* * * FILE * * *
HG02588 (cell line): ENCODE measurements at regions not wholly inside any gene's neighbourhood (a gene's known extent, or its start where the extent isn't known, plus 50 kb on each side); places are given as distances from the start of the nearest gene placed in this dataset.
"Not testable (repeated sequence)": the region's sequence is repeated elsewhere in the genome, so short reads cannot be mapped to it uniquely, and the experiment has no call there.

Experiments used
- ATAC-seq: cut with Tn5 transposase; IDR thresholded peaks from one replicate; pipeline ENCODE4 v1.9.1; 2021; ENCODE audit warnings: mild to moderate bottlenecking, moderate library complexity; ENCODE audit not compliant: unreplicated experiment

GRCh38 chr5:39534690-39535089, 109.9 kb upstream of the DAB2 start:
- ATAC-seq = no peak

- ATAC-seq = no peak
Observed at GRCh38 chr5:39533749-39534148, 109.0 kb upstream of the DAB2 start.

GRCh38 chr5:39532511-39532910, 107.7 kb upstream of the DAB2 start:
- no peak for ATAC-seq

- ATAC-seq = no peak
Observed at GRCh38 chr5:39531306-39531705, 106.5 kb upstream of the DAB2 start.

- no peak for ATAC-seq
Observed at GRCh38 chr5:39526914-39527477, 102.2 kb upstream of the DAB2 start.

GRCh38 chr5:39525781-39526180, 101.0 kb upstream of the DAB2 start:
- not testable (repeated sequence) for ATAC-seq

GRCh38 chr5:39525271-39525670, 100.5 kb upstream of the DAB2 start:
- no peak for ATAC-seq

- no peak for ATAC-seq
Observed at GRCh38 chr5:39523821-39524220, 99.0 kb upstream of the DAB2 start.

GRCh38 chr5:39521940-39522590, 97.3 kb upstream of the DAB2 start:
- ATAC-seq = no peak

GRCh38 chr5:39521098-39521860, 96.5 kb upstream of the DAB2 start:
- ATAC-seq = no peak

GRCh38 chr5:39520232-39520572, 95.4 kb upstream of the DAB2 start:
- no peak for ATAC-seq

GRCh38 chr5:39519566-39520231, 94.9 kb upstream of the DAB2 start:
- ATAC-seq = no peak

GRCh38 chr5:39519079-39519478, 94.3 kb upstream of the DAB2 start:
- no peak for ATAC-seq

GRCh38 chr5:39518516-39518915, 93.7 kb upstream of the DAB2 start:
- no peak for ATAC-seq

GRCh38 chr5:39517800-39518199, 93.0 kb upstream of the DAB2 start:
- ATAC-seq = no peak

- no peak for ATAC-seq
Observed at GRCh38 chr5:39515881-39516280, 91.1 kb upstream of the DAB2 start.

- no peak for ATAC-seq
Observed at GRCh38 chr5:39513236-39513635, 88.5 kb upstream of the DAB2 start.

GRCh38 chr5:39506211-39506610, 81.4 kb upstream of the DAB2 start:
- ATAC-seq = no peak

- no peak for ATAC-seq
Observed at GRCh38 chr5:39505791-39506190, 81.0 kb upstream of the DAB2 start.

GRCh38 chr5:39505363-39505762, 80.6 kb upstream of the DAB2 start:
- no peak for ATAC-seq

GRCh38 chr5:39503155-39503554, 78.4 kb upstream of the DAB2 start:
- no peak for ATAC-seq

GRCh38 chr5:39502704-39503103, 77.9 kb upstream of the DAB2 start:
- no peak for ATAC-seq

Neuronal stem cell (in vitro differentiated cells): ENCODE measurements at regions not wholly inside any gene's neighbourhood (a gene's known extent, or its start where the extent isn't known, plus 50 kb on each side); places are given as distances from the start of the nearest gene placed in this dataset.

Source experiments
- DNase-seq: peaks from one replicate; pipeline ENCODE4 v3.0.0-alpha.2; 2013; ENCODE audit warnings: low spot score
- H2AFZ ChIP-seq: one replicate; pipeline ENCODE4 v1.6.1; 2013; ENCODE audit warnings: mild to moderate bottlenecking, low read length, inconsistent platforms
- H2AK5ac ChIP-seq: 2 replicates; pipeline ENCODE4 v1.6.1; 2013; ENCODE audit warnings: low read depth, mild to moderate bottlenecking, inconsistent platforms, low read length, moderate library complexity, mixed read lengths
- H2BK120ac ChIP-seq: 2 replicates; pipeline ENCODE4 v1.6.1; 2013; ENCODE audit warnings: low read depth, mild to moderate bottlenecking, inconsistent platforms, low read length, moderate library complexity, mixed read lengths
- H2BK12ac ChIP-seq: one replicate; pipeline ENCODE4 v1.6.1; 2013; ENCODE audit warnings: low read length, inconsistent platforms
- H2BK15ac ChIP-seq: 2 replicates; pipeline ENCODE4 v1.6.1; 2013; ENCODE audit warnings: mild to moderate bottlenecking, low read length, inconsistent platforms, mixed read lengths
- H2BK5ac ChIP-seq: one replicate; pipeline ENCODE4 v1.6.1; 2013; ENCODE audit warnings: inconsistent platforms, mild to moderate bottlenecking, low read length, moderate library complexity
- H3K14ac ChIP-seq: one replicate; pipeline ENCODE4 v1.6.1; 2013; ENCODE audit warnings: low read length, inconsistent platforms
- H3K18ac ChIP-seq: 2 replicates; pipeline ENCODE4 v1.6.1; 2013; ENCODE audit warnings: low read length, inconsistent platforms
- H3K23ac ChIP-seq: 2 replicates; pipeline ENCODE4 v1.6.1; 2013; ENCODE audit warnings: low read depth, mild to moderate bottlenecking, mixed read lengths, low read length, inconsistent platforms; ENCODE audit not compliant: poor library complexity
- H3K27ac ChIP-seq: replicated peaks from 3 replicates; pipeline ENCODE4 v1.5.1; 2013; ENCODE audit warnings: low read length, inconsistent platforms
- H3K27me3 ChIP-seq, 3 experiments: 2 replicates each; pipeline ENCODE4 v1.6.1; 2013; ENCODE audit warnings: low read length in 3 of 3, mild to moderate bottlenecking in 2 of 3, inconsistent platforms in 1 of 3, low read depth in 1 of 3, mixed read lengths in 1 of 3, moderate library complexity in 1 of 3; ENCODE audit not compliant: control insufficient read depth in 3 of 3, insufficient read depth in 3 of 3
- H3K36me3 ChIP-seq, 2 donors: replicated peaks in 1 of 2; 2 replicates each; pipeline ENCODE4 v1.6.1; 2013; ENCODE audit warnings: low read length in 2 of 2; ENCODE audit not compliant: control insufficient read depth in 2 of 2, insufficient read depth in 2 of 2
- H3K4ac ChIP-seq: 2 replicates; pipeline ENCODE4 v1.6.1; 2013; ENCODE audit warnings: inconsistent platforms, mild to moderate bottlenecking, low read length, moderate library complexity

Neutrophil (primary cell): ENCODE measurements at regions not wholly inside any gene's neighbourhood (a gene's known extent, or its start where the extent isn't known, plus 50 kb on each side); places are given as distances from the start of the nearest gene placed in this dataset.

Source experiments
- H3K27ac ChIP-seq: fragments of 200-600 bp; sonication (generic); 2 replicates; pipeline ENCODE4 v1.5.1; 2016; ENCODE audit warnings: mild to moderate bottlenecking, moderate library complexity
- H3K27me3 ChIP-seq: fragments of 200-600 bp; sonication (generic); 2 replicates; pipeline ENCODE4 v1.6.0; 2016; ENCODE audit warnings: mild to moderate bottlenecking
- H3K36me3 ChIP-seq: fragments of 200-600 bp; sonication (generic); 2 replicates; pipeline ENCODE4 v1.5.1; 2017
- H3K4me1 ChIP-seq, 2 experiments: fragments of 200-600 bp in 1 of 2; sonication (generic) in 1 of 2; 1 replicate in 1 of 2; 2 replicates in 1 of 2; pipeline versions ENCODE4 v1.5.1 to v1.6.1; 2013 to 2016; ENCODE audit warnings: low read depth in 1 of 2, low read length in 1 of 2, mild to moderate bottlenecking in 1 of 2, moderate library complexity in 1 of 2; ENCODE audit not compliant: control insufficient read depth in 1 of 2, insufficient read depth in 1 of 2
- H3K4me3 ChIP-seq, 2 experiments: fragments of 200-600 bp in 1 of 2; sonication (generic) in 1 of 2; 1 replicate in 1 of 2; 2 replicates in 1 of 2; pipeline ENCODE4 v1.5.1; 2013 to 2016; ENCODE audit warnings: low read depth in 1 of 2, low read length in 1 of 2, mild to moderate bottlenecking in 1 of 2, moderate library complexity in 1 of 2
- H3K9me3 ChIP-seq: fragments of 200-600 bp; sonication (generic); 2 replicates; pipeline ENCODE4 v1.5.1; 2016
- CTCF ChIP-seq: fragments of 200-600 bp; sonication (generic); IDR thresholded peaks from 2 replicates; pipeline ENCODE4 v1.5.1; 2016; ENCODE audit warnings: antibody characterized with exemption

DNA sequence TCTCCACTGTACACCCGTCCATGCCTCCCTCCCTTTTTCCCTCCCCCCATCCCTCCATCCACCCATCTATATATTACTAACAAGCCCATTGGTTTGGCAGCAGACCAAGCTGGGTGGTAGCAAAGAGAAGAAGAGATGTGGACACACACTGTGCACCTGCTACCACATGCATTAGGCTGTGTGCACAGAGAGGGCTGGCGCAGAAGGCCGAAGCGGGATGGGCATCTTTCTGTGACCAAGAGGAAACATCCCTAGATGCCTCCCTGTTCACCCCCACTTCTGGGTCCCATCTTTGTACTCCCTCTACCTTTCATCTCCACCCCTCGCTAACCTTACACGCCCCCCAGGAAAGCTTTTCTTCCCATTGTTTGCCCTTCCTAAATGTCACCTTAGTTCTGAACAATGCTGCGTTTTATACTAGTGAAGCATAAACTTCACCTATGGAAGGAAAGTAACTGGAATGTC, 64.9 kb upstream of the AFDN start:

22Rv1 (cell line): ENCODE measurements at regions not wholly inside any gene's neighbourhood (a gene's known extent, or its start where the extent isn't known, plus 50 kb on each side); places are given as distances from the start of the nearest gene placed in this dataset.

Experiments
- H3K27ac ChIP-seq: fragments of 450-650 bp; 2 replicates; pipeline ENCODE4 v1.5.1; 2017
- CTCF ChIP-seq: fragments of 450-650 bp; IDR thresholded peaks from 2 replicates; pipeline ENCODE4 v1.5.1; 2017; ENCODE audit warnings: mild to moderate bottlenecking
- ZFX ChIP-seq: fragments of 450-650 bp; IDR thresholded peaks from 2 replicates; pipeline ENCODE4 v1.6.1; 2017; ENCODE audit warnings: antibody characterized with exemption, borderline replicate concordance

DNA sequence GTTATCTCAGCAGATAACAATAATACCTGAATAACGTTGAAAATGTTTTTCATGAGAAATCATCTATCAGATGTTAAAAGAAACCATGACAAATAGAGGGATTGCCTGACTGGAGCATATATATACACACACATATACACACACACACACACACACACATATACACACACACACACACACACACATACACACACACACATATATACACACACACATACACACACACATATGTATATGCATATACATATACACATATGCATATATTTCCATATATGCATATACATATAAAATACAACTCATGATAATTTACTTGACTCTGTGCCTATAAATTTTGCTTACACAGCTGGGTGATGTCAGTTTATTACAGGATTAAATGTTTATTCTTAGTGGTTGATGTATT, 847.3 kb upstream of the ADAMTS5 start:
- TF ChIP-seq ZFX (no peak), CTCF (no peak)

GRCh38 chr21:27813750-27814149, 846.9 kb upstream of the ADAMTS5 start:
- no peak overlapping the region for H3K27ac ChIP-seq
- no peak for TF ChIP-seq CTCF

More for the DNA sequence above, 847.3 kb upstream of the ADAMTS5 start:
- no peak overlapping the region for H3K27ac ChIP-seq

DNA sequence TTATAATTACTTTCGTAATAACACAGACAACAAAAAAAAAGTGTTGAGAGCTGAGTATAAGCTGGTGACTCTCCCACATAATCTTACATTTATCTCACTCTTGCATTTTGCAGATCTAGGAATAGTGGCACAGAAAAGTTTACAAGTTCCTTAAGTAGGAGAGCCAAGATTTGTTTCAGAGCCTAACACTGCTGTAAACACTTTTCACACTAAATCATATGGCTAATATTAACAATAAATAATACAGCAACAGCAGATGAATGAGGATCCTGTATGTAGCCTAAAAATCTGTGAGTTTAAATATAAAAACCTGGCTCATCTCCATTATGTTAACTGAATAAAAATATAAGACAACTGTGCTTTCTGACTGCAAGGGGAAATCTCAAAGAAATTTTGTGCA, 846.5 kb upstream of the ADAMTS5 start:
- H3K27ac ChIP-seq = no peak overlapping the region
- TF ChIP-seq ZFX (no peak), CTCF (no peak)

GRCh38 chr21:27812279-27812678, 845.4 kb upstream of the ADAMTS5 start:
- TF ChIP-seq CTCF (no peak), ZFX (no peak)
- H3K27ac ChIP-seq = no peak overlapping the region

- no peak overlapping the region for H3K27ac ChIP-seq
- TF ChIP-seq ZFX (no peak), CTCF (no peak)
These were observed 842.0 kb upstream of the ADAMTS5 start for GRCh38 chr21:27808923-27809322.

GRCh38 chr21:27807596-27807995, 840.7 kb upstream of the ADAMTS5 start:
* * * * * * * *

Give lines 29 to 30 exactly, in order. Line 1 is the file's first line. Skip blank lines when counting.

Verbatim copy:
GRCh38 chr5:39519079-39519478, 94.3 kb upstream of the DAB2 start:
- no peak for ATAC-seq